For the past two weeks, I’ve had writer’s block (blogger’s block?); the light bulb in my head seemed burned out—temporarily at least. Starting each day by reading endlessly depressing newspaper headlines (including the longest government shutdown in history for the most ridiculous reasons) ON TOP of trying to help my adult daughter with autism in her 28th year navigate a meaningful life, has left me totally exhausted.
What is so exhausting? The accumulation of a million tiny daily incidents, in the context of a federal government that’s scarily broken. In the life of an autism mom, a minor glitch at the dinner table can cause a protracted emotional explosion. For my family, our last dinner upset began innocently enough, with a discussion of necessary life skills. But we quickly veered into dangerous territory: the necessity of cleaning the kitchen sink to avoid roaches, which prompted Samantha to ask: “What’s the difference between roaches and bedbugs?”
Before I could explain, Howard choked on his bite of chicken. “Could we please NOT talk about bugs over dinner?”
But Samantha, who often struggles to participate in dinner conversations thought she’d asked an excellent question. She didn’t understand her father’s visceral reaction to discussing vermin while eating.
“Why is he shutting me down?” she asked. “That was a perfectly good question.”
As Samantha defended her right to ask a question about bugs at the dinner table, the tone and decibel level of her voice zoomed upward, while her vocabulary plummeted, deteriorating to the level of a street thug.
Howard, who’d worked a long day at his law office, retreated to the bedroom to eat his apple for dessert.
I was left to explain WHY talking about bugs could be unappetizing and inappropriate while eating. Frustrated and unhappy, I wasn’t in the mood to discuss bedbugs or roaches. Nor was I inspired to explain why it’s okay to defer a discussion about insects, but not okay to turn our family dinner into a war zone or be disrespectful to her father. (Sigh.)
This kind of misunderstanding, and the battles that ensue, repeat themselves over the years in a million different situations. Anyone who has read My Picture Perfect Family – What Happens When One Twin Has Autism will recall my daughter’s obsession with soda and her hatred of ice. For years, every restaurant experience was fraught with tension. I’m still walking on eggshells too often. I work hard to avoid conflict or deal with it successfully when it’s unavoidable. Exhausted from being the eternal peacemaker in my family, I need a rest.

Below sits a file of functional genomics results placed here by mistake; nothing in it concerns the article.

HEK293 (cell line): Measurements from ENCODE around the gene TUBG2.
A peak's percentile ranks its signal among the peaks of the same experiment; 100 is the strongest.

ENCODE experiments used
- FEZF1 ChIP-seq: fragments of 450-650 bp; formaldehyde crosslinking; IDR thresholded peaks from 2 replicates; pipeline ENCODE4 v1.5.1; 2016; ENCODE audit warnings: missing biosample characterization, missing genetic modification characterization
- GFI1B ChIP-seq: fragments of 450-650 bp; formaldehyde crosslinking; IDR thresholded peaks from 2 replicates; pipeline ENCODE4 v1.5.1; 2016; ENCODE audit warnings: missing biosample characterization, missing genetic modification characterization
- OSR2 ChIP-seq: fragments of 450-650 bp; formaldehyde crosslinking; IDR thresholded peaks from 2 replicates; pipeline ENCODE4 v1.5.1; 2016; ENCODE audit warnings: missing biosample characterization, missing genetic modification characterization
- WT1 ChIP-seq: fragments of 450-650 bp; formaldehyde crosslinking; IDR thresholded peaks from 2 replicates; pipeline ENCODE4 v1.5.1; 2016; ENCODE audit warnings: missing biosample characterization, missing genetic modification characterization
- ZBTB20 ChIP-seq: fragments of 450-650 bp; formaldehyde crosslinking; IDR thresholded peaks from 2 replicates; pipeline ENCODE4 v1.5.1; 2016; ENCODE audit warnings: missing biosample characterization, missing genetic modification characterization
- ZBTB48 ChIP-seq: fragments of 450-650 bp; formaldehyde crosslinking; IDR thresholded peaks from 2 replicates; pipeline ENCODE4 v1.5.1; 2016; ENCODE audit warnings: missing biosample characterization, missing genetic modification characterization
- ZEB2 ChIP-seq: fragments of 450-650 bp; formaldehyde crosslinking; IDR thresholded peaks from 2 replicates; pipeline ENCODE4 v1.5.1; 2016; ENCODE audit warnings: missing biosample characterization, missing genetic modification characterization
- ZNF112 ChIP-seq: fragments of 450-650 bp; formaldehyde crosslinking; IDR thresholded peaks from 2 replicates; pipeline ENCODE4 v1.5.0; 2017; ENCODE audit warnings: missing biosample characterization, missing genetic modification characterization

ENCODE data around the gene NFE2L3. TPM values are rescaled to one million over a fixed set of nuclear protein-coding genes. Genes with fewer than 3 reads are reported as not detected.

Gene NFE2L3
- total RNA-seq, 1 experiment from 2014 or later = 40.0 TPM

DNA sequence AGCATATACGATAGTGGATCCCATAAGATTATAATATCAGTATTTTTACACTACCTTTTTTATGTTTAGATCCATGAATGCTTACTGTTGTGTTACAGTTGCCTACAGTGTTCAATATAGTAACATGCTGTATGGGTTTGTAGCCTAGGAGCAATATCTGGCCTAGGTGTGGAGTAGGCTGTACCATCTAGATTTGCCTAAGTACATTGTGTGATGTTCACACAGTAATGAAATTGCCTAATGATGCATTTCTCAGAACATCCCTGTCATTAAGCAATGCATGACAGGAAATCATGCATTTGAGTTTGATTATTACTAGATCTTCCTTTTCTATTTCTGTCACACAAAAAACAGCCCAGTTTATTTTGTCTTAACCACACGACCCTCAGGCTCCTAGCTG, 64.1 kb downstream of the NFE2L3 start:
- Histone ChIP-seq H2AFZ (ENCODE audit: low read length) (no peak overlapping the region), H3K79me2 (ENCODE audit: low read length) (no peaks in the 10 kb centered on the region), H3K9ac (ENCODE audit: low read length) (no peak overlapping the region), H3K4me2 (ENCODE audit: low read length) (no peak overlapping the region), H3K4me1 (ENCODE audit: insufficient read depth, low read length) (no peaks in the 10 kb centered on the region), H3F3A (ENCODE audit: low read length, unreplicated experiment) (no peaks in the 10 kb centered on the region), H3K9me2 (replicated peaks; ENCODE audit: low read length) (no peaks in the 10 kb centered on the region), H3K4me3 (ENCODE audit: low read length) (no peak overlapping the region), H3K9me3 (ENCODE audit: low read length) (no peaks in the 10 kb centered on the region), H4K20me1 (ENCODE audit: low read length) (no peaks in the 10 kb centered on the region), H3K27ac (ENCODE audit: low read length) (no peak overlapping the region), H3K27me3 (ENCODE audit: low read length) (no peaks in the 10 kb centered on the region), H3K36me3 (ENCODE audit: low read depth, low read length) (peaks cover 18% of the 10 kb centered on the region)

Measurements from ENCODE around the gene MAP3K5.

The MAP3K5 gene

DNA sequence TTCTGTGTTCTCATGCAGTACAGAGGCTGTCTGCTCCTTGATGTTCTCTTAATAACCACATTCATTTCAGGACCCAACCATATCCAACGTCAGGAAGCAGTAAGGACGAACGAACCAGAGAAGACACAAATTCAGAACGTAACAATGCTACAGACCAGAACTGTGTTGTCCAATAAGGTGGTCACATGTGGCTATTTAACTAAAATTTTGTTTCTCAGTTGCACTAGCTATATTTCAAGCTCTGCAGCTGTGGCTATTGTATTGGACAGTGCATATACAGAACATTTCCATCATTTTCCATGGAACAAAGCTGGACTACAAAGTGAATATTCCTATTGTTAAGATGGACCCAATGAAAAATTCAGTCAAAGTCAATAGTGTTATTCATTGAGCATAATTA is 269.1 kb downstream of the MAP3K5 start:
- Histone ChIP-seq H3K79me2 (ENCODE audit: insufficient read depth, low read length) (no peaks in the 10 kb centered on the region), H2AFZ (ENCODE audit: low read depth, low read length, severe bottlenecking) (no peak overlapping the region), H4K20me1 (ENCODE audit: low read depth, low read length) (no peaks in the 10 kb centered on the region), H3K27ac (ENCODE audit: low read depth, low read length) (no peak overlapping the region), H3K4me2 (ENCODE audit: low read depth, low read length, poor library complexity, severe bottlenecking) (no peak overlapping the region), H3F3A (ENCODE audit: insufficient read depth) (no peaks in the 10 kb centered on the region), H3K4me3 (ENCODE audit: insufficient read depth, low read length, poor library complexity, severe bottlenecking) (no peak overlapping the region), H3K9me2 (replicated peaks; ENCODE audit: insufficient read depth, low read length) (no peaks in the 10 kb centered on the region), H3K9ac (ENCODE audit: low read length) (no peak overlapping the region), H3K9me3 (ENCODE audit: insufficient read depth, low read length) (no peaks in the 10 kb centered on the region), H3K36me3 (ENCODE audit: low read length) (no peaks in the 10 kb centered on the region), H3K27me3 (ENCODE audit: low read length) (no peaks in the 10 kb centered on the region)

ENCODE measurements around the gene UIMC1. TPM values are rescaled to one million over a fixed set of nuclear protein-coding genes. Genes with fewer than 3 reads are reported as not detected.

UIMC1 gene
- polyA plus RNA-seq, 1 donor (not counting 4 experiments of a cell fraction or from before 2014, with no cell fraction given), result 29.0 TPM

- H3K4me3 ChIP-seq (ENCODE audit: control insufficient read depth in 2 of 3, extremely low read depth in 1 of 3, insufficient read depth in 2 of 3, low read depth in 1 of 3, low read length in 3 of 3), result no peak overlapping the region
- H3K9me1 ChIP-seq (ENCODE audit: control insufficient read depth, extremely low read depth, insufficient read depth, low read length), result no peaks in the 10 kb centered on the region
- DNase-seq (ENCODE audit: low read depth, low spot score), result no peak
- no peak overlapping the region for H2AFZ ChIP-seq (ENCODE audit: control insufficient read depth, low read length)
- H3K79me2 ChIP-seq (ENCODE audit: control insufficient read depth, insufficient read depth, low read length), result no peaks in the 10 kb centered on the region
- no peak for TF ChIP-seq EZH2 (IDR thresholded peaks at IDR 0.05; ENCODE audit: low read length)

That got me started thinking about all of the aging autism parents like Howard and me, now in our 60’s and 70s, who won’t be retiring from care taking our adult kids anytime soon. If retirement is not in the cards, then a break—as a reward for work well done—becomes a necessity.
Older parents of adults with autism should be able to plan a sabbatical from managing their offspring. We need a rest from worrying about the future too. These days I’m longing for more than an hour of respite at the gym, movies, or lunch with a girlfriend. What about a paid sabbatical? (Crazy, I know, but just thinking about it helps). Maybe there could be some version of Canyon Ranch for autism families? How about a spa that provides pampering and upbeat (but realistic) education about how to better handle adult children with autism? What if the spa sent autism parents home with savvy advice on lowering stress? What about short essay writing and improv classes for parents who want to share and reframe their experiences? Maybe we could laugh more, cry less, and find opportunities to make new friends. Dealing with the challenges of a child on the spectrum can be lonely (in addition to tedious and exhausting).
A cruise to exotic, faraway lands would be delightful. I’m not talking about the kind of cruises that cater to families of young children with autism and offer excellent kiddie programs and safety features. Nope, I’m looking for an adults-only cruise for weary autism parents who want a complete getaway. Maybe there could even be a trained person on board who could handle phone calls and minor problems of autistic adults so parents have an uninterrupted rest?
I dream that one day there will be travel agents who can plan these kinds of trips. Depending on the interests and budgets of autism parents, I can imagine special weekends in Las Vegas, Caribbean Islands, camping, biking and ski trips.
We love our kids with autism every bit as much as parents of neurotypical kids. But we worry far more about what will happen to them when we’re gone. I know my neurotypical son will work, get married and have a family. But what about Samantha? Who will love her when her parents are gone? Who will protect her from financial and emotional predators? Can we autism parents help our sons and daughters become as independent as they yearn to be and still live safely in the world? Years fly by without any answers to these questions. Meanwhile the emotional and financial stress created by these painful uncertainties continues throughout our entire lives and only increases as we age.
If only there could be vacation allowances (or tax deductions!) for parents who are life-long caregivers. Until then, sixty-something autism parents need to set aside some time and money for themselves. Carpe diem!